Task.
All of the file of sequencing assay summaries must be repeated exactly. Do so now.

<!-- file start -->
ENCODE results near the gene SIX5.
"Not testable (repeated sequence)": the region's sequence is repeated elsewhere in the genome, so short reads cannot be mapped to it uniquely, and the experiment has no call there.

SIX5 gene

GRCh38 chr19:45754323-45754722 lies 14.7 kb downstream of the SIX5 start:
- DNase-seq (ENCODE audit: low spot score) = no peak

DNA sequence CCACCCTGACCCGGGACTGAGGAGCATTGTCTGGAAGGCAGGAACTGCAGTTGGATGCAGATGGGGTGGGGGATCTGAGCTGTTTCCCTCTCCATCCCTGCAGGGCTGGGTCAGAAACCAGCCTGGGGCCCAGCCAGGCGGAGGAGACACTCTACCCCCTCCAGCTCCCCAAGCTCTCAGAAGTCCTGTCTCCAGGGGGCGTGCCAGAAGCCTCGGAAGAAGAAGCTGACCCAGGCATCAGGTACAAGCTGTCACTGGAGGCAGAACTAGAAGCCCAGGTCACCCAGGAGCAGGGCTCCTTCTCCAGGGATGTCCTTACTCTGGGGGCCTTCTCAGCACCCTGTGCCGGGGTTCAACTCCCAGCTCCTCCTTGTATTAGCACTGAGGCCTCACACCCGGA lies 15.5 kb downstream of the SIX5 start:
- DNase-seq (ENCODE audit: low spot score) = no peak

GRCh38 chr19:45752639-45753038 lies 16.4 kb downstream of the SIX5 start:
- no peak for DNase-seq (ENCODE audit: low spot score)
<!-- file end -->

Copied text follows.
ENCODE results near the gene SIX5.
"Not testable (repeated sequence)": the region's sequence is repeated elsewhere in the genome, so short reads cannot be mapped to it uniquely, and the experiment has no call there.

SIX5 gene

GRCh38 chr19:45754323-45754722 lies 14.7 kb downstream of the SIX5 start:
- DNase-seq (ENCODE audit: low spot score) = no peak

DNA sequence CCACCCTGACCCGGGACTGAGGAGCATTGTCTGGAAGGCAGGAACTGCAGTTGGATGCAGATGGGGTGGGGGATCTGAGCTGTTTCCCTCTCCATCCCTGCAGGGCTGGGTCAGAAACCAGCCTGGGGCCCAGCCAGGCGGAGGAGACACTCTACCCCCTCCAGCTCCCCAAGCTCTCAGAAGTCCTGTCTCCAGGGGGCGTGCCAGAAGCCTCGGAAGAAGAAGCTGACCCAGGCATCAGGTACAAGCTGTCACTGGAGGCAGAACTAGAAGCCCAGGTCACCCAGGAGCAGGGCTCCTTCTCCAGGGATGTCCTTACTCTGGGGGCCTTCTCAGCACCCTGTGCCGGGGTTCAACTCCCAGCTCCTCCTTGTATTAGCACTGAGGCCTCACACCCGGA lies 15.5 kb downstream of the SIX5 start:
- DNase-seq (ENCODE audit: low spot score) = no peak

GRCh38 chr19:45752639-45753038 lies 16.4 kb downstream of the SIX5 start:
- no peak for DNase-seq (ENCODE audit: low spot score)